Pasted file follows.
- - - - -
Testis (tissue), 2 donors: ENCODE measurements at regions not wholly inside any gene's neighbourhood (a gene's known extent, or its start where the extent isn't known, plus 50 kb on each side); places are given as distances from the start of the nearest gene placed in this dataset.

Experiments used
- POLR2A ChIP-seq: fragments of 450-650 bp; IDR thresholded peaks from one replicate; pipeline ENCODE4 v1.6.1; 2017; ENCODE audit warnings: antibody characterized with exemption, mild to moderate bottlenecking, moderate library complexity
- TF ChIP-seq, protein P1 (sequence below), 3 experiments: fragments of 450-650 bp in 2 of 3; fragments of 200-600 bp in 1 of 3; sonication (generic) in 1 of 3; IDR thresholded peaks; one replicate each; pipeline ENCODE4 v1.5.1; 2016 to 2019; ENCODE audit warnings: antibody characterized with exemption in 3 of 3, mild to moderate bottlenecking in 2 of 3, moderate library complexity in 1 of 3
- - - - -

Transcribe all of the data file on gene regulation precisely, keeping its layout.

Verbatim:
Testis (tissue), 2 donors: ENCODE measurements at regions not wholly inside any gene's neighbourhood (a gene's known extent, or its start where the extent isn't known, plus 50 kb on each side); places are given as distances from the start of the nearest gene placed in this dataset.

Experiments used
- POLR2A ChIP-seq: fragments of 450-650 bp; IDR thresholded peaks from one replicate; pipeline ENCODE4 v1.6.1; 2017; ENCODE audit warnings: antibody characterized with exemption, mild to moderate bottlenecking, moderate library complexity
- TF ChIP-seq, protein P1 (sequence below), 3 experiments: fragments of 450-650 bp in 2 of 3; fragments of 200-600 bp in 1 of 3; sonication (generic) in 1 of 3; IDR thresholded peaks; one replicate each; pipeline ENCODE4 v1.5.1; 2016 to 2019; ENCODE audit warnings: antibody characterized with exemption in 3 of 3, mild to moderate bottlenecking in 2 of 3, moderate library complexity in 1 of 3